What are you looking for?

Is image matching as good as airborne laser scanning?

Point clouds constructed from aerial images using digital photogrammetry (DAP) have gained substantial attention for the purpose of forest inventories, mainly because the acquisition of images is less costly than acquiring airborne laser scanning (ALS) data. However, studies have indicated that estimated forest characteristics using DAP point clouds are less precise compared to those estimated by means of ALS point clouds. The trade-offs between precision and cost-effectiveness may still render DAP a viable alternative for certain applications in forest inventory. With a multitude of possible combinations of image qualities and software for processing, care should be taken before implementing DAP point clouds in forest inventory pipelines. This SmartForest task has systematically tested the accuracy and precision of modelling forest characteristics using metrics representing point clouds constructed using five different software tools for matching images. The results were compared to the results obtained by using ALS metrics.

Boxplots of the distribution of RMSE (%) resulting from modelling forest characteristics using different point clouds. Image: Ole Martin Bollandsås

For different modelling alternatives, the root mean square error (RMSE) between field reference values of stand basal area, volume, Lorey’s mean height, dominant height, and number of stems, and corresponding model fitted values (model residuals), was on average smaller using ALS (median RMSE ≈ 20%) compared to all models based on metrics obtained by all DAP-software packages (median RMSE ≈ 30%). The results are illustrated in Figure 1, displaying the distributions of the relative RMSEs for 15 models (5 forest characteristics, 3 strata) based on each of the different point clouds analyzed. ALS was ranked as number 1 in terms of RMSE (smallest RMSE), 11 of 15 times, most often followed by data extracted using the DAP-software SURE (Table 1). The results also indicate (not displayed) that the different DAP point clouds yielded RMSE values closer to ALS for the height characteristics compared to the other characteristics.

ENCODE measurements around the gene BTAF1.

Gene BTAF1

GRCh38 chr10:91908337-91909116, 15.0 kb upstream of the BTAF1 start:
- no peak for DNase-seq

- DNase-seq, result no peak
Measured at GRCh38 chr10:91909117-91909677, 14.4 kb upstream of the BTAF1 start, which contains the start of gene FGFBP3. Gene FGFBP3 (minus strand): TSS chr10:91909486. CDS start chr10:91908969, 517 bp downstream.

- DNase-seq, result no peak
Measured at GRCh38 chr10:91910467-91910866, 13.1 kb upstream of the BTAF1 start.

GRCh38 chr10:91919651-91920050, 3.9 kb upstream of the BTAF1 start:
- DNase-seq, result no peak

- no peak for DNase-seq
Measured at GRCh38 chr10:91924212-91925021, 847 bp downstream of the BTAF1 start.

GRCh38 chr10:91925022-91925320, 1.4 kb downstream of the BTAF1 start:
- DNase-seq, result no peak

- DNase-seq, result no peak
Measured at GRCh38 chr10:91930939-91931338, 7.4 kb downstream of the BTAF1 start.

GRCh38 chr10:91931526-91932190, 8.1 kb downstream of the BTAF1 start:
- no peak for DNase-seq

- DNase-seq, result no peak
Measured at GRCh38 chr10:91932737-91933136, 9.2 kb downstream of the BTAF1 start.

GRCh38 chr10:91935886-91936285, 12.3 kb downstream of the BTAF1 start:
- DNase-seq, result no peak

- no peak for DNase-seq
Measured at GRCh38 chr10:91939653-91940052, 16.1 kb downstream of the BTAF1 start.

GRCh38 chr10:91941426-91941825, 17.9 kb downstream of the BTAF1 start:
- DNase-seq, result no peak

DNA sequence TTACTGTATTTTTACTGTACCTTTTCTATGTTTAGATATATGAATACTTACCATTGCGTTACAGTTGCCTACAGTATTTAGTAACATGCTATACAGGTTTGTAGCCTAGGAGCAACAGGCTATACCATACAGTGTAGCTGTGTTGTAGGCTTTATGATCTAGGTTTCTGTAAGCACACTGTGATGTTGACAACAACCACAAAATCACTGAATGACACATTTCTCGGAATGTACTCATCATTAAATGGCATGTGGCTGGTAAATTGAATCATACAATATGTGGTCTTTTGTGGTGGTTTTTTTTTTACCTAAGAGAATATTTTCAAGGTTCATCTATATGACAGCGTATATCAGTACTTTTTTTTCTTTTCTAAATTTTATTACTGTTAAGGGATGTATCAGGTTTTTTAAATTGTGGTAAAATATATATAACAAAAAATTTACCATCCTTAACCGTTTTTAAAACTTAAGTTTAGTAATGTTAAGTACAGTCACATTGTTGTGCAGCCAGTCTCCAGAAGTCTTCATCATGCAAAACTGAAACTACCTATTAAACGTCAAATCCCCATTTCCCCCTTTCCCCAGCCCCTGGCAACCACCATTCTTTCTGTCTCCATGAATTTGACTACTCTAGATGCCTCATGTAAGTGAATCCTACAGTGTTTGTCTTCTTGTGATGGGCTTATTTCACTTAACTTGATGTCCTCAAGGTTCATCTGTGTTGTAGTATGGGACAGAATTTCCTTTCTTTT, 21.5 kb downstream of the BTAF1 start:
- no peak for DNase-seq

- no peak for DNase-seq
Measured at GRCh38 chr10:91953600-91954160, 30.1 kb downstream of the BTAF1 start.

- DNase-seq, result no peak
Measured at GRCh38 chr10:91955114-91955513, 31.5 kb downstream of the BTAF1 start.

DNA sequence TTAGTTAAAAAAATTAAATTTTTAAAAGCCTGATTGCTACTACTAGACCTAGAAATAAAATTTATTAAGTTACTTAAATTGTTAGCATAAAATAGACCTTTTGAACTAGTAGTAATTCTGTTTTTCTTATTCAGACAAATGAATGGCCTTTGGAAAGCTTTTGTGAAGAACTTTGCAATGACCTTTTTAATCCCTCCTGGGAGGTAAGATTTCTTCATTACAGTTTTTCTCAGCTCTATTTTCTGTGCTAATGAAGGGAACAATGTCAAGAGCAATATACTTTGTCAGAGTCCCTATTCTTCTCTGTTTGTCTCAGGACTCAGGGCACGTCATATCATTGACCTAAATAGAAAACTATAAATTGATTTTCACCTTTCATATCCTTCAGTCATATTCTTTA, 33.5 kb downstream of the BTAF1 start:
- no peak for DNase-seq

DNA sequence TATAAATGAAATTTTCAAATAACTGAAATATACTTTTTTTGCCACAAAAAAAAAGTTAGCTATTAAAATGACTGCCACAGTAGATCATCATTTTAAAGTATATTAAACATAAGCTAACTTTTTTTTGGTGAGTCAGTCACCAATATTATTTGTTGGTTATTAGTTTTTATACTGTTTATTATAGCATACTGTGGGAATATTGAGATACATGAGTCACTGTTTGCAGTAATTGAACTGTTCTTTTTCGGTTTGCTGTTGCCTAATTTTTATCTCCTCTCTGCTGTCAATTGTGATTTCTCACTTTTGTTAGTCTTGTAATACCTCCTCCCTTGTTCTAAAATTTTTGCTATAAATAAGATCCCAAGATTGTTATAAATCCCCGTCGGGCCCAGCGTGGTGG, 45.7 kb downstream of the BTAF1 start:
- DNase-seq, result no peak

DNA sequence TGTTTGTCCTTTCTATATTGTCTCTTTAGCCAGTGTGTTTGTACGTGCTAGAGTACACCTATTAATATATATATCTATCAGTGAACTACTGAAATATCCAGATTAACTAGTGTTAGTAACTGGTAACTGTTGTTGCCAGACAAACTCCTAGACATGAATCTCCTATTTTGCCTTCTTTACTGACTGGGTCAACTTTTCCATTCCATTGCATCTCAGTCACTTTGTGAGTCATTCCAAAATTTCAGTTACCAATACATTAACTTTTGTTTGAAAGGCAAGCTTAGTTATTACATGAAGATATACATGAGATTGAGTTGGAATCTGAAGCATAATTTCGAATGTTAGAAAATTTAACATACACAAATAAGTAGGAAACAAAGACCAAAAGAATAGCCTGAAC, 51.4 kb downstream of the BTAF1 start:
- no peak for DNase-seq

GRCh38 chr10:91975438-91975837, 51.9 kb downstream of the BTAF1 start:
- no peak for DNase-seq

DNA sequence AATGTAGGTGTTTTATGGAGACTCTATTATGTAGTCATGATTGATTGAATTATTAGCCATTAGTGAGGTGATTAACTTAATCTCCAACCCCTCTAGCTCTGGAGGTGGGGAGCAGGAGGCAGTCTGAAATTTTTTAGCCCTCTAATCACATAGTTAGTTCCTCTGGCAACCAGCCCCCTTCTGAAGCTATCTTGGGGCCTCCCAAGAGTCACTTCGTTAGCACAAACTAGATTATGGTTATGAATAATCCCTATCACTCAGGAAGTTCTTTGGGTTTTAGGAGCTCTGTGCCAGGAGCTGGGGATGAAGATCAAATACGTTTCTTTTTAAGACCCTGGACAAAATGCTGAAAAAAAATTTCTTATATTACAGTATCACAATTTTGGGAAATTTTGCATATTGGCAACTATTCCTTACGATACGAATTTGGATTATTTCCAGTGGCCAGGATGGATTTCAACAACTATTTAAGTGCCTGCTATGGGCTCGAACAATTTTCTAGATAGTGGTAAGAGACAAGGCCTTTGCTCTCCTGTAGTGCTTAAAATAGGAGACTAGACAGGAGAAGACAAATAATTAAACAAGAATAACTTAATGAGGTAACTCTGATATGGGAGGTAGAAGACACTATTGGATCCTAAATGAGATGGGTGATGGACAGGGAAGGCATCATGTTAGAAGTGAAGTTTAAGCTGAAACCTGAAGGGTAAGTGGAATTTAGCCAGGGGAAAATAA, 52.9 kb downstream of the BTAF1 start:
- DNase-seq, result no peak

Figure 2. Cross sections of four point clouds constructed using different DAP software and image quality, compared to an ALS point cloud. Image: Hans Ole Ørka

Breaking the results down to the level of each characteristic also shows that DAP point clouds yield results with larger variation. There were also several field plots used in this study, for which several of the DAP software packages were not able to create point clouds at all. There were also clear differences related to image quality. Figure 2 displays cross sections of three DAP point clouds (lower three) matched using different software and image quality, and an ALS point cloud (upper). Panel B and D both display point clouds from using Match T, but with different image quality, with a striking visual difference. Differences are also clearly visible between software and ALS (panels A-C).

Considering that the demand for forest inventories to provide more detailed information in the future, for example height variation and crown lengths in relation to continuous cover forestry, we still consider that ALS is the more reliable source of remotely sensed data.

Count of ranks (1-6) based on RMSE (%), for models dependent on metrics representing height distributions of point clouds from ALS and different DAP software.

This work was conducted as part of SmartForest WP1 at NMBU with Hans Ole Ørka, Erik Næsset, Terje Gobakken and Ole Martin Bollandsås in collaboration with NIBIO, Field, AT Skog, Glommen Mjøsen Skog, Viken Skog og Statens Kartverk.

Leave a Reply

Your email address will not be published.

You may use these <abbr title="HyperText Markup Language">HTML</abbr> tags and attributes: <a href="" title=""> <abbr title=""> <acronym title=""> <b> <blockquote cite=""> <cite> <code> <del datetime=""> <em> <i> <q cite=""> <s> <strike> <strong>